DeSantis Signs Bill Banning Local Gun Regulations
Gov. Ron DeSantis signed the bill about a month after a panel of the 1st District Court of Appeal upheld the 2011 law that threatens penalties if cities and counties approve gun regulations.
Amid a legal battle that could be decided by the Florida Supreme Court, Gov. Ron DeSantis has signed a measure that will ratchet up a ban on local gun regulations.
DeSantis signed the bill (SB 1884) on Friday after the Republican-controlled Legislature passed it in party-line votes late last month. The bill, which will take effect July 1, will broaden a 2011 law that can make local governments pay as much as $100,000 in damages if they are sued for imposing gun regulations.
Florida since 1987 has barred cities and counties from passing regulations that are stricter than state firearms laws, and the penalties in the 2011 law were designed to strengthen that “preemption.”
Rep. Cory Byrd, a Neptune Beach Republican who was the House sponsor of the bill signed Friday, said during an April 28 floor debate that the measure is needed to protect Second Amendment rights. He said the bill is designed to “send a message” to local governments.
“I brought this forward so that local governments will once and for all stop violating the rights and stop wasting taxpayer money,” said Byrd, an attorney who represents gun owners.
But Democrats argued that cities and counties should not be punished for trying to curb gun violence and recounted incidents such as the 2016 mass shooting at Pulse nightclub in Orlando.
“If the state doesn’t want to take any action against the gun lobby, stop prohibiting local governments from doing that,” Rep. Anna Eskamani, D-Orlando said during the debate.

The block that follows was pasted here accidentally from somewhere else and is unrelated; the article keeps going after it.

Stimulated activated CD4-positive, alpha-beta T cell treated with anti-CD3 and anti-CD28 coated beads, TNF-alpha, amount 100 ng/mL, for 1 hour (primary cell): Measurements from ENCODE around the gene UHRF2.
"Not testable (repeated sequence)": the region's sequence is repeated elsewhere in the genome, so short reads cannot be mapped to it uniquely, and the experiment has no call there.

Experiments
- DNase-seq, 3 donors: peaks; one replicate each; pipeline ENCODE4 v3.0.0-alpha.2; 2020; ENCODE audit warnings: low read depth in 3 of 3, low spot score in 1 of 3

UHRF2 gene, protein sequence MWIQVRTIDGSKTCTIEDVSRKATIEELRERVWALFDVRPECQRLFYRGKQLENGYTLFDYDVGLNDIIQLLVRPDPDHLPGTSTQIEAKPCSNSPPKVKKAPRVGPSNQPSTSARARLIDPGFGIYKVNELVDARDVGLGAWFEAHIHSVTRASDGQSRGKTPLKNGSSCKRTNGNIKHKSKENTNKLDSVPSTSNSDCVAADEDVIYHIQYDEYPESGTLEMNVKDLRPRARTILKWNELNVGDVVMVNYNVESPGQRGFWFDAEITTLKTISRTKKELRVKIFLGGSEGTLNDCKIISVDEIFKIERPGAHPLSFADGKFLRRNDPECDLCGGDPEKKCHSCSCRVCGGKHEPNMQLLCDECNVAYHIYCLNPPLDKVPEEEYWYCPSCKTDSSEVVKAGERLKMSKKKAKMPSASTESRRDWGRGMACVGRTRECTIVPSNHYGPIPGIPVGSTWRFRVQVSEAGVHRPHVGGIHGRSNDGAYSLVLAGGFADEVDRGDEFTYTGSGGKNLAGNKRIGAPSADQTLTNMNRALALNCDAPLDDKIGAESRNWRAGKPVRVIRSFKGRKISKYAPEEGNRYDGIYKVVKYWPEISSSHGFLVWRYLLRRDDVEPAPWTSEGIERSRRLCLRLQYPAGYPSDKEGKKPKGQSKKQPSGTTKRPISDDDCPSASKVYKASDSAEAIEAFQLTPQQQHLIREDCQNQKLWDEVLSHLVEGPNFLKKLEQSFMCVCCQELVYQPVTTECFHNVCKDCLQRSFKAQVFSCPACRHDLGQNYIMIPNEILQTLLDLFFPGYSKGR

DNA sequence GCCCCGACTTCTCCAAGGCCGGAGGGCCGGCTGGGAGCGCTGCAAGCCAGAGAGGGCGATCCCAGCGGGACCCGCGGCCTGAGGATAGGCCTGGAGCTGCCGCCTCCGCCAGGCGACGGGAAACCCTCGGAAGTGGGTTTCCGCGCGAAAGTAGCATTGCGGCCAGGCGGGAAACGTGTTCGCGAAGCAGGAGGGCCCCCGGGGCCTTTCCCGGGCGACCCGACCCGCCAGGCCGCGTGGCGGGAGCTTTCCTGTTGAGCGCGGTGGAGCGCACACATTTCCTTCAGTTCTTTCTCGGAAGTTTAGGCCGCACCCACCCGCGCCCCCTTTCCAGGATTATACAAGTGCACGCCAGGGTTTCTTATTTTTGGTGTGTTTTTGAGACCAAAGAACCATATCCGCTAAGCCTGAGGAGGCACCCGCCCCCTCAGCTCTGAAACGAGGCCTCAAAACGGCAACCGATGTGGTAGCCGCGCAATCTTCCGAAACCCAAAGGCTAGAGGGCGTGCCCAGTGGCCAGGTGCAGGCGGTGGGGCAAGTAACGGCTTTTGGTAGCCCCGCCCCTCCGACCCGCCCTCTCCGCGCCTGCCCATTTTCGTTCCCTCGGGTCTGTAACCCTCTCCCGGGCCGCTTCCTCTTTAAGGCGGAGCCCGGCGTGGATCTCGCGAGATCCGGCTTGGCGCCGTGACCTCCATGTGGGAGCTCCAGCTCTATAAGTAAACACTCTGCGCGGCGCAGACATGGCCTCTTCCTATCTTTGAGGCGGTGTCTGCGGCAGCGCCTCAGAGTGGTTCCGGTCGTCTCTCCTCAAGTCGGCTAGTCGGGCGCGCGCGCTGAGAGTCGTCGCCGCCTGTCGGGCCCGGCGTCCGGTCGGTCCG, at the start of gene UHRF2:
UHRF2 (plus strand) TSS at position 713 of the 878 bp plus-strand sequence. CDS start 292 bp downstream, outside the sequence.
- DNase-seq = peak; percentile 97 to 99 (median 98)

DeSantis signed the bill about a month after a panel of the 1st District Court of Appeal upheld the 2011 law that threatens penalties if cities and counties approve gun regulations. Dozens of local governments and officials challenged the 2011 law after the February 2018 mass shooting at Marjory Stoneman Douglas High School in Parkland that killed 17 people.
Attorneys for the local governments filed a motion April 23 requesting that the 1st District Court of Appeal send to the Supreme Court key issues in the case — a move known as certifying “questions of great public importance.” The Tallahassee-based appeals court had not acted on the request as of Monday morning, according to an online docket.
Under the 2011 law, local governments can be forced to pay up to $100,000 in damages and attorney fees if they are found to have violated the 1987 preemption on gun regulations. Also, local officials can face $5,000 fines and potential removal from office for passing gun regulations.
The bill signed Friday will broaden the law in two ways: It will allow lawsuits for “unwritten” local policies that violate the gun-regulation preemption. Also, local governments could still be forced to pay damages and attorney fees if they change gun-related ordinances or policies after lawsuits are filed — a change that could block arguments about the mootness of lawsuits.
A House staff analysis said an example of unwritten policies that could be affected by the bill would be “oral instructions given within a law enforcement agency.”
DeSantis signed the measure Friday along with 14 other bills and did not issue a statement.